How to Think Differently In a Rapidly Changing Culture

Posted by Jenni Catron on Oct 20, 2021 5:00:00 AM

You don’t need to be convinced that our world is constantly changing.  It feels like we’re navigating endless change.


Some of you are the early adopters pushing us to consider new ideas and new technologies.  Others of you are the late adopters concerned about whether all these changes are a good thing or not. 


To be candid, I’m not an expert in innovation.  The Law of the Diffusion of Innovation is a theory that seeks to explain how, why, and at what rate new ideas and technology spread (Wikipedia). It outlines different categories people land in related to their propensity to adopt or resist change. I usually land among the early majority.  I’m not likely to be an innovator and I’m rarely a true early adopter.  


With a strong case and some peer pressure, I will typically adapt when it seems like that’s the trajectory of the masses.  Afterall as an achiever I certainly don’t want to be left behind.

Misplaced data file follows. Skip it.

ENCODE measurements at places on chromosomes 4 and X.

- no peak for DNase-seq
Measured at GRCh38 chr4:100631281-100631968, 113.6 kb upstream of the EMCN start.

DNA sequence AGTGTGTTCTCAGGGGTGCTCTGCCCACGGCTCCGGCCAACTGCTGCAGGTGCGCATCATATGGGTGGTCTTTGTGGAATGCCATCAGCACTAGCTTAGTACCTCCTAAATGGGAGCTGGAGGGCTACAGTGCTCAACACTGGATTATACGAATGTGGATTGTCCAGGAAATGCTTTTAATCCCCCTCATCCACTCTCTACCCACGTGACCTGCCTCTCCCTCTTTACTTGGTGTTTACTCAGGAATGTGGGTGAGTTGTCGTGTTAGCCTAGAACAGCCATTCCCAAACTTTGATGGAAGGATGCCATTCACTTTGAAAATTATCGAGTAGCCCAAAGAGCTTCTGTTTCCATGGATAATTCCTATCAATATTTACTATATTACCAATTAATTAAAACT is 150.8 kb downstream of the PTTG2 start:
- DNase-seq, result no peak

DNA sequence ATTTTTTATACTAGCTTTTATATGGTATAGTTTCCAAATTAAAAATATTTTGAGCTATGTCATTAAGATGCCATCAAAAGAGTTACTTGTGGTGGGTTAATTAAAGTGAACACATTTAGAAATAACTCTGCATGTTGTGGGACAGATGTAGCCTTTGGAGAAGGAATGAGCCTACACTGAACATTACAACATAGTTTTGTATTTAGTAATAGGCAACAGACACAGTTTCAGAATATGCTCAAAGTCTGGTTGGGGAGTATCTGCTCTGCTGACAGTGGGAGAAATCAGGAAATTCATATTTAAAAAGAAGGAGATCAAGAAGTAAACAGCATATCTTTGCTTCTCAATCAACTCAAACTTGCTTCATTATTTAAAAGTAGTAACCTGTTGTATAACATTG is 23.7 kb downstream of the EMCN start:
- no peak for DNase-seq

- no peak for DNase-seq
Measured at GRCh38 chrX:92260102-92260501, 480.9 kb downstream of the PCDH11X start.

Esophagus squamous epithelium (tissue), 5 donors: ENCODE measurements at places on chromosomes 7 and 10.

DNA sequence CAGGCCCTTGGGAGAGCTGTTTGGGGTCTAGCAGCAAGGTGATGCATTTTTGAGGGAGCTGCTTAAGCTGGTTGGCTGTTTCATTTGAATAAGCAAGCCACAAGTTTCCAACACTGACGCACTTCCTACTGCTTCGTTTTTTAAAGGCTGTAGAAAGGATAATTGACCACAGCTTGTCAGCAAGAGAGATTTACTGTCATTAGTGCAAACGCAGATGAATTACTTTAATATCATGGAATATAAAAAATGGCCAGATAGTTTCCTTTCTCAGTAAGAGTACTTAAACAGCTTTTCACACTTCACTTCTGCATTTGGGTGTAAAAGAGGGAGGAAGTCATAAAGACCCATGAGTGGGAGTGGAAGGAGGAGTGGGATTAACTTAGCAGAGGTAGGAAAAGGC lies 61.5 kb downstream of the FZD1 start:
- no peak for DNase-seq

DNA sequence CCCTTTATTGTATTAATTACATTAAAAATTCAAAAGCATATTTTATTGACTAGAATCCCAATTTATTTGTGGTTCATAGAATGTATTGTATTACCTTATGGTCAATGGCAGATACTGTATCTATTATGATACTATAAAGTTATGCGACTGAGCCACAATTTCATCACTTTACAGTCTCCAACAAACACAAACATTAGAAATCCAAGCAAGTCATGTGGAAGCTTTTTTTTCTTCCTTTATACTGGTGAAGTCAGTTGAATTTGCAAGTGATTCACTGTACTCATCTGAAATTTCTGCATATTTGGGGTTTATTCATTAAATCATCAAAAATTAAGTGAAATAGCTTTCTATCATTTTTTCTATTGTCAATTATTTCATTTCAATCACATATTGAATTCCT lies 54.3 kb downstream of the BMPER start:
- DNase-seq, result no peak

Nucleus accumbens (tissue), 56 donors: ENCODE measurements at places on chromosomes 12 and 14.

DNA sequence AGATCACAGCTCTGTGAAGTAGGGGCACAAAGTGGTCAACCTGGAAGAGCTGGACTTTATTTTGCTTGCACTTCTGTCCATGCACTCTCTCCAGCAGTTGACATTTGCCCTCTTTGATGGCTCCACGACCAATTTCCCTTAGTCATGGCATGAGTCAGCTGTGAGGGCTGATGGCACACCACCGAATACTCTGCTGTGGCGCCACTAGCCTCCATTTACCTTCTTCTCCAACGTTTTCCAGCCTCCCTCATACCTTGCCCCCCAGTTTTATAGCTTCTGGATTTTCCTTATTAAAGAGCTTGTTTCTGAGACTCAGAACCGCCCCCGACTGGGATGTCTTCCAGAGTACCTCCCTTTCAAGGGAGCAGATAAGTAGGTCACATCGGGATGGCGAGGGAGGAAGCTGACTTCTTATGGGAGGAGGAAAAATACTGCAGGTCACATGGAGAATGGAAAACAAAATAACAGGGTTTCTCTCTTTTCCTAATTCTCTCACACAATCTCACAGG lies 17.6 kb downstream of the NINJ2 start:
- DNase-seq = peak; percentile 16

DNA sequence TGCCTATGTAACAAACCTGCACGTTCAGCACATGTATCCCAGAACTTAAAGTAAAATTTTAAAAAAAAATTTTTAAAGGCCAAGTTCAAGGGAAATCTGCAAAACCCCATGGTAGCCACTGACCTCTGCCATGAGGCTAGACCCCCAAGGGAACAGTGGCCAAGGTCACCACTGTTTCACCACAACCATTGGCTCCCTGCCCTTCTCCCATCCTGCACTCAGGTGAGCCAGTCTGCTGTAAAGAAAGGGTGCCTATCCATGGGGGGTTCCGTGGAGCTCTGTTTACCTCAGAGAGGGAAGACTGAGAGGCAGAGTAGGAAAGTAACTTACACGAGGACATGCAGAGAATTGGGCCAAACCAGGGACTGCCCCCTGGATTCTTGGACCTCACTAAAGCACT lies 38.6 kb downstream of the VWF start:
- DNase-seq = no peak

So I won’t attempt to wow you with my knowledge of innovation or even convince you that you need to be innovative.  I want to challenge how you think and how you lead when it comes to change.  Most of you sit in one of two seats within your organization:


  1. You’re an innovator or early adopter who is eager to use new ideas and new technology effectively.  You get frustrated when your ideas aren’t eagerly received and implemented.  You feel like your organization is lagging behind and it frustrates you.

  2. Others of you are the leaders in your organization.  You are likely somewhere in the early or late majority and more importantly, you spend your time with customers or church members who are most likely in the late majority and even the laggards.  (By the way, the laggards, are typically the smallest percentage but the most vocal of the groups.) You’re the one who gets peppered with questions about why we need to change things.    


I want to equip you with 3 perspective shifts you can make that will help you lead your organization to engage change in ways that enable you to move your mission forward.


As John Maxwell has often said, “everything rises and falls on leadership.”  How we as leaders lead through change will make all the difference in how it’s received.


The first perspective shift I want you to consider: 


1) From Being Stuck to Being Curious